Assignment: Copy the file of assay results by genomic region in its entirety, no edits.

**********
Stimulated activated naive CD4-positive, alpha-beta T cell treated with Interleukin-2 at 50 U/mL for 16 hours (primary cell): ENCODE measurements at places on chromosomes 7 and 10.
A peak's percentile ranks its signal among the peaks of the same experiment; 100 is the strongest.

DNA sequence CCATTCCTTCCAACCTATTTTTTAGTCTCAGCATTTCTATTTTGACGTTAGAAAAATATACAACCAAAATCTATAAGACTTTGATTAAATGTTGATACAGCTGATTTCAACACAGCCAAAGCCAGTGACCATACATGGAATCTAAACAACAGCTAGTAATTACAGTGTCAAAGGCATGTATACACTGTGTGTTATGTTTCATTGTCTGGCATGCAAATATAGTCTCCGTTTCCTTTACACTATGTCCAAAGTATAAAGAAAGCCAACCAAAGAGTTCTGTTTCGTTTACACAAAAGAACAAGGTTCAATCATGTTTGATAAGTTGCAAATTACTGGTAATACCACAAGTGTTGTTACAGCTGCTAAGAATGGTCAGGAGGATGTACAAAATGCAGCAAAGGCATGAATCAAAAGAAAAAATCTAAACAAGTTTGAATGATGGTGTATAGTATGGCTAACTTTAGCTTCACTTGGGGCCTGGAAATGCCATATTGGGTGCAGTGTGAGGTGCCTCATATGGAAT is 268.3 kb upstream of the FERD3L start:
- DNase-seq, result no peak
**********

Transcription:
Stimulated activated naive CD4-positive, alpha-beta T cell treated with Interleukin-2 at 50 U/mL for 16 hours (primary cell): ENCODE measurements at places on chromosomes 7 and 10.
A peak's percentile ranks its signal among the peaks of the same experiment; 100 is the strongest.

DNA sequence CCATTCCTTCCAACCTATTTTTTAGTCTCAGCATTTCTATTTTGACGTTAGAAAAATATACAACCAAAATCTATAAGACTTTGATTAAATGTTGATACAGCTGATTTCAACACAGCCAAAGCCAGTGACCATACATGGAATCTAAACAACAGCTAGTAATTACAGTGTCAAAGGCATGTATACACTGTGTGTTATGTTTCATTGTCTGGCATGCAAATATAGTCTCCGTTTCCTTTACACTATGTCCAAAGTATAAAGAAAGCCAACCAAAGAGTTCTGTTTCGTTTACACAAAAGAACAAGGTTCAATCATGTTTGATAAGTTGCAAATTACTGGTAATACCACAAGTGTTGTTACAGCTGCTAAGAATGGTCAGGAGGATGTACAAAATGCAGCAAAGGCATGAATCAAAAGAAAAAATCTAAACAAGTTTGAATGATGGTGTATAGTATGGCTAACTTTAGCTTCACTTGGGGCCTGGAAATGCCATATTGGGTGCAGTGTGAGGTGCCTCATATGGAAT is 268.3 kb upstream of the FERD3L start:
- DNase-seq, result no peak